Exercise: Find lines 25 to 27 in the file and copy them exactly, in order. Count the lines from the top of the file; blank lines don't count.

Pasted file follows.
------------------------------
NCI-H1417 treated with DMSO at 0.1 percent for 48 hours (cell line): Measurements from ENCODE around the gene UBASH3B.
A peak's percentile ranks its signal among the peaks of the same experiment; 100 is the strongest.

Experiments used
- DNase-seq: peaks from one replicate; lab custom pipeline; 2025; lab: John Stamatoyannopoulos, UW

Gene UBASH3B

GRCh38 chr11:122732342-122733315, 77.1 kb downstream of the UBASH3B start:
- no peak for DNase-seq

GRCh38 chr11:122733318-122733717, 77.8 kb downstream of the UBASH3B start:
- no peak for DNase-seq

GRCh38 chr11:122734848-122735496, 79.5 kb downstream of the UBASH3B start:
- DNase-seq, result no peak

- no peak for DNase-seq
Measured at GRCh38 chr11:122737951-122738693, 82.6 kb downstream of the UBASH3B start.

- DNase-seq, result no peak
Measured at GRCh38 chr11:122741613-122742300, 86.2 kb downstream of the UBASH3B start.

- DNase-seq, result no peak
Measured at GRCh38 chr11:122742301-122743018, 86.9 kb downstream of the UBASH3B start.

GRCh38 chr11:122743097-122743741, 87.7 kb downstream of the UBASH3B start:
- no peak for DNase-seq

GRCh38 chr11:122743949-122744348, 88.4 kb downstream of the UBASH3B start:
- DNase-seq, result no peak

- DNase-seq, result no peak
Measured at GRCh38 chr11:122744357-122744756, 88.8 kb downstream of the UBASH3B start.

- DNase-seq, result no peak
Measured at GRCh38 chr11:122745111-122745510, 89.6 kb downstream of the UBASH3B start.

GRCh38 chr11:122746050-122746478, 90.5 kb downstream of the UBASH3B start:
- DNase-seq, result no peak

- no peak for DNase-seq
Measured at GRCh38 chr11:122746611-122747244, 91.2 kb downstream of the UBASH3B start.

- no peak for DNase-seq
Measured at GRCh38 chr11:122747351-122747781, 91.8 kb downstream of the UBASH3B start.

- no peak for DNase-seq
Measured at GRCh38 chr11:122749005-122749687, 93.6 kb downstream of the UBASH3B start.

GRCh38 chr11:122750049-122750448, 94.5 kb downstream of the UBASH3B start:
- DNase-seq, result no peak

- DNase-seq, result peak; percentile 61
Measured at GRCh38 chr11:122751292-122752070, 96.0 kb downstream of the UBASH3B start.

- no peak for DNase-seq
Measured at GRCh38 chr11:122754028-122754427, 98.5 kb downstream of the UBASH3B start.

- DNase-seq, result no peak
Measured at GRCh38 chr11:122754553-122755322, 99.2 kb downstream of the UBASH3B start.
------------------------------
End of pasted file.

Measured at GRCh38 chr11:122745111-122745510, 89.6 kb downstream of the UBASH3B start.

GRCh38 chr11:122746050-122746478, 90.5 kb downstream of the UBASH3B start:
- DNase-seq, result no peak